"The problem in the war on terror is our 'friends' as much as our enemies. The worst kept secret in the world is that we are not allowed to debrief A.Q. Khan [the father of Pakistan's nuclear program now under house arrest for transferring nuclear technology to other states] because he'd tell us what we already know and fear to confirm—the generals were in on the proliferation scam with him."

On China

"China will threaten U.S. security indirectly as a consequence of: its insatiable thirst for oil and its willingness to do anything to compete for access to secure energy supplies; its growing economic, technological and military power; and the fact that it holds large quantities of U.S. debt."

"Our long term interests just don't line up well; they want to be the dominant power in East Asia and we are the dominant power in East Asia."

"A rising power with more political and diplomatic challenges than military challenges, but they are modernizing a military establishment in ways that we need to pay very close attention to."

"China is increasingly complicating American and European international actions, especially toward the Middle East."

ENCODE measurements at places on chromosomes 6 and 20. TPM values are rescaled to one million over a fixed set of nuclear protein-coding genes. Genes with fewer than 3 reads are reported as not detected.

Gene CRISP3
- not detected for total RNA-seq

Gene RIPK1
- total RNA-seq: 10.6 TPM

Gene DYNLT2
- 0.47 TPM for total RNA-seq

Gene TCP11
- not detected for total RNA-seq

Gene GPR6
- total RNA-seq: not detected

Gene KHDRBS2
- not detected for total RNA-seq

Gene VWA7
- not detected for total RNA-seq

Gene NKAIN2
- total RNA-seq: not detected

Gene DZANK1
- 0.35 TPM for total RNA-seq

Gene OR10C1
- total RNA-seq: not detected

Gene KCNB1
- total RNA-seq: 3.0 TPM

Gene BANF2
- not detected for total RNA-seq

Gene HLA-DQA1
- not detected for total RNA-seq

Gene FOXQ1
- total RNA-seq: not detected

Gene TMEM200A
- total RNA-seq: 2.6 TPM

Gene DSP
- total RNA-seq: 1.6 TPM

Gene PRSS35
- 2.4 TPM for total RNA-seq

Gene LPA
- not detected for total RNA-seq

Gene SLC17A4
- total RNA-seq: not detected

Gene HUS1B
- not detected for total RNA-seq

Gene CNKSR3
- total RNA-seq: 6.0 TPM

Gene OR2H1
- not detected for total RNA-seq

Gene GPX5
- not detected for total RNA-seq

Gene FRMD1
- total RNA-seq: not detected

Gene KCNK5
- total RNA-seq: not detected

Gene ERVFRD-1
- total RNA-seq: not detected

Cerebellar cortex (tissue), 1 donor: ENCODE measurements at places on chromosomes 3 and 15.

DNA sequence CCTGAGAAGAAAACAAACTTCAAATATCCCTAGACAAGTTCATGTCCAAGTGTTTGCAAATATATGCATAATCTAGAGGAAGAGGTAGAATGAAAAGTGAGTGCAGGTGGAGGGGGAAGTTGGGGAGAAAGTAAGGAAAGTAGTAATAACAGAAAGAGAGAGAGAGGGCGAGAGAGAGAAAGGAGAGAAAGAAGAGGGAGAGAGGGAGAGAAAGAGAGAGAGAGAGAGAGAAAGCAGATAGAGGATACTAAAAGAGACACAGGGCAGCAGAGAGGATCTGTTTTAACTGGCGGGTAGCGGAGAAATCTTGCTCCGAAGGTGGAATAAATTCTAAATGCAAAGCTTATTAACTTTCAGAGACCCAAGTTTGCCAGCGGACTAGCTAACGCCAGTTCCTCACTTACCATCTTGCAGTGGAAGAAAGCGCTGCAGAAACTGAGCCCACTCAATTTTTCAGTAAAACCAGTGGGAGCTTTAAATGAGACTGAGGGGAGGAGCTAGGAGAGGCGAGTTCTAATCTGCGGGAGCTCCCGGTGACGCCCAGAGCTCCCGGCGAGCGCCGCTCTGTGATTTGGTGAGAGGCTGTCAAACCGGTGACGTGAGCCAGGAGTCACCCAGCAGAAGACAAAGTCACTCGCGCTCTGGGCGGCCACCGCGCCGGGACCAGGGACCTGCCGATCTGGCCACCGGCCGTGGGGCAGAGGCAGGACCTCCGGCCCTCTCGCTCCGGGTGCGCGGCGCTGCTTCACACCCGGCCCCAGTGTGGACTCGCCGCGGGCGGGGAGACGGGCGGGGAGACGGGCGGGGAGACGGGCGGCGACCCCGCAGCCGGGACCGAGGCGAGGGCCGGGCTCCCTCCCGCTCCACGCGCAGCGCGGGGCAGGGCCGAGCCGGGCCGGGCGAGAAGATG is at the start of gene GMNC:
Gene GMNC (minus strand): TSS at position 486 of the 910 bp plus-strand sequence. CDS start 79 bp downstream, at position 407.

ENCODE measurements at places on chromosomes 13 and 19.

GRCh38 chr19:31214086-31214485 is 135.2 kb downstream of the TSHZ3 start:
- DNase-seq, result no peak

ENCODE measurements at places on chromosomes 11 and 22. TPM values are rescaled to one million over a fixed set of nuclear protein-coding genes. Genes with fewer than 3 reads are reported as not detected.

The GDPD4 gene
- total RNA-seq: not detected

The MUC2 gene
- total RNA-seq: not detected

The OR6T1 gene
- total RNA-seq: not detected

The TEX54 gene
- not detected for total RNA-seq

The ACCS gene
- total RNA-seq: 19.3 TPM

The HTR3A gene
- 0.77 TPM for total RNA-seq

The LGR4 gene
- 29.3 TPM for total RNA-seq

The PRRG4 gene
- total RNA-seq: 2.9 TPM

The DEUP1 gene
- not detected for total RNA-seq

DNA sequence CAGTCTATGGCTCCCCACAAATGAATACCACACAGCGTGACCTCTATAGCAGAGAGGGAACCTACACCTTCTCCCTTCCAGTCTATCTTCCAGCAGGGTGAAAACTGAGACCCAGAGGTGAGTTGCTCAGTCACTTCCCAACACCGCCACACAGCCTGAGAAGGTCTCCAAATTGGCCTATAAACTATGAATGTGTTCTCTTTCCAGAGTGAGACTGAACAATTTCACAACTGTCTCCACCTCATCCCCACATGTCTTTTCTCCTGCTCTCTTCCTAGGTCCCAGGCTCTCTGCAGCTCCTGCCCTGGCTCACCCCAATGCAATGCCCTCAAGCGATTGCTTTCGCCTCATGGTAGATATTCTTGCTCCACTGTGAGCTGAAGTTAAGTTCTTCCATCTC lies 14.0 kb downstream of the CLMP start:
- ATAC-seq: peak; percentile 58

"China may or may not be a major threat over time.  It is not now."

On Saudi Arabia

"More democracy would just bring worse Wahhabists to power. On the other hand, the members of the corrupt ruling family are hardly poster children for [responsibility]; supporting them is to court long-term disaster. Either way, this is a major problem."

On Iraq

"Iraq represents a massive diversion of our energies, the prospect of a radically destabilized region, and a massive erosion in the perception of our power and moral authority."

"Iraq is our most immediate challenge.  If we fail to create an independent state with a reasonably good chance of long term viability our global position—and our ability to influence events in the Middle East—will be so degraded that it will be difficult to predict future threats."

"If that doesn't go right, after all the American blood and resources, then we're in for real trouble by a bolstered radical Islamic ideology." 

On Russia

"Russia will continue its slide into authoritarianism and dictatorship and will increasingly challenge Western interests, albeit largely on [the West's] periphery."

"Russia will be a continued challenge for the U.S., with disagreements over regional issues and attempts [by Russia] to play the energy card, but it will not be a direct security threat."

Methodology: Insiders were given a list of seven countries and asked to rank the four that pose the greatest overall threats to U.S. security over the next ten years. In tallying the scores, a first-place vote was worth 4 points, a second-place vote was worth 3, a third-place vote was worth 2, and a fourth-place vote was worth 1. Where respondents split their votes between two countries, the points were adjusted accordingly. Not all participants selected four countries.

Q:   What country will be the United States' most indispensable ally over the next decade? (31 votes)

1. Britain (21 votes)

2. Japan (5 votes)

3. The European Union (4 votes)

4. Germany, India, NATO, and Russia (1 vote each)

On Britain